The pros laughed, smiled, tried to breathe, and shook their heads as they maneuvered the PSG, just like every amateur who has the nerve to go down centerline.

The judges laughed, joked and made comments as the riders went past, a nice respite from their usual hard work. The riders fist pumped, waved, smiled and actually breathed a sigh of relief after each ride. They were highly competitive in a low-key way.

Christoph Koschel rounds the corner aboard Von Primaire, a 13-year-old Dutch Warmblood gelding owned by Kelly Layne. Photo: Sue Weakley
Christoph Koschel rounds the corner aboard Von Primaire, a 13-year-old Dutch Warmblood gelding owned by Kelly Layne. Photo: Sue Weakley

Koschel came out with a 71.421 percent over Pavicic’s 69.684 percent, while Lyle barely edged out Petersen with a 66.579 percent over his 66.184. The huge striding Fame and Fortune was a challenge for the two Olympic athletes.

“He’s a little bit of a finesse ride with the contact,” Lyle said. “You had to show him where to be, but then not hold him there.”

The showdown pitted Koschel against Lyle on a hot, hot, hot 11-year old PRE stallion, Leah Wilson’s Zango. The sensitive buckskin was anxious his first time in the atmosphere in the Stadium, the main arena on the show grounds at the Palm Beach International Equestrian Center, the home of the AGDF.

Karen Pavicic nails the pirouettes on Von Primaire.Photo: Sue Weakley
Karen Pavicic nails the pirouettes on Von Primaire.Photo: Sue Weakley

“Anyone who knows me knows all I want in life is to own a buckskin,” Lyle joked. “So, I was really, really excited I got to ride one. Once I got over that and started focusing, he is a really sweet horse and tries really hard.”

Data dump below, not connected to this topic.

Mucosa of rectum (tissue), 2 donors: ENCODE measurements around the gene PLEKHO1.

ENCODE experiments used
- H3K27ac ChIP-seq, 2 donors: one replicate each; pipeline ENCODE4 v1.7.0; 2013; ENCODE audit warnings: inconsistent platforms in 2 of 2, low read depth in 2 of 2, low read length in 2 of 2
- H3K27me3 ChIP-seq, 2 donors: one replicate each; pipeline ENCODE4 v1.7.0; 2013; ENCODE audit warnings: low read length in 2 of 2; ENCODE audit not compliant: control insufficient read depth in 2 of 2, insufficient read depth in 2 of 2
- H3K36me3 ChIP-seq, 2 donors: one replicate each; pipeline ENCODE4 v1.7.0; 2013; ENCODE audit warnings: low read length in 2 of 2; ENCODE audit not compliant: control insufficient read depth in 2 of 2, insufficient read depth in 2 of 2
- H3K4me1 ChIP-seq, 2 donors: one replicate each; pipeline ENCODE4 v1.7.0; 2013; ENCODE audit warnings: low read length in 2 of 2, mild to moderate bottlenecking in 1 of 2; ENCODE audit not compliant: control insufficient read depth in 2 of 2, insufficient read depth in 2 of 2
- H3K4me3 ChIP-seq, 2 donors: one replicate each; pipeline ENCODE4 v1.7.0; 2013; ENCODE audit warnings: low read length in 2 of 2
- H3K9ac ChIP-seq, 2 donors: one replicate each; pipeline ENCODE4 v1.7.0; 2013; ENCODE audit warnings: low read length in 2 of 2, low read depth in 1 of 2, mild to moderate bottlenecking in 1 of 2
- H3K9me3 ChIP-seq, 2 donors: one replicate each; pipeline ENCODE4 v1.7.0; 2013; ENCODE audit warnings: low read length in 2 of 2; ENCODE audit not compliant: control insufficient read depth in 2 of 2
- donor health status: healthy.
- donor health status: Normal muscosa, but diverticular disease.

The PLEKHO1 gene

She must have recovered well, because she edged out Koschel with a 66.816 percent to his 64.053 percent.

Lyle loves riding new horses, a preference serving her well in the competition.

“Today I got two complete opposite types of horses: one huge, slower mover and one little firecracker of a horse,” she said. “I loved it. I think it’s a fun challenge.”

“When I was first invited to compete in the Derby, I was very excited,” she said. “I thought it was a blast. It’s just good fun. Everyone’s laughing and smiling and having a good time.”

The riders agreed that the class was enjoyable for everyone including the riders, judges and spectators.

Lars Petersen looks proud of the effort put forth by Fame and Fortune. Photo: Sue Weakley
Lars Petersen looks proud of the effort put forth by Fame and Fortune. Photo: Sue Weakley

"I think it’s a really nice competition,” Koschel said. “You get to see horses being ridden by different riders and, like Thomas said, a Derby needs a Derby. “ He added that options for the future could be a different day and time for the class. “I just had an idea while talking to Thomas: if set up again next year, it would also be cool if the final could be like a freestyle.”

The riders nodded their agreement and brainstormed the logistics of a future event.

"With more time I think we can really make this class an important piece of this competition,” Bauer said. “I think it could be really something special here.”

The riders laughed and walked away with some prize money and smiles on their faces. By golly, dressage CAN be fun!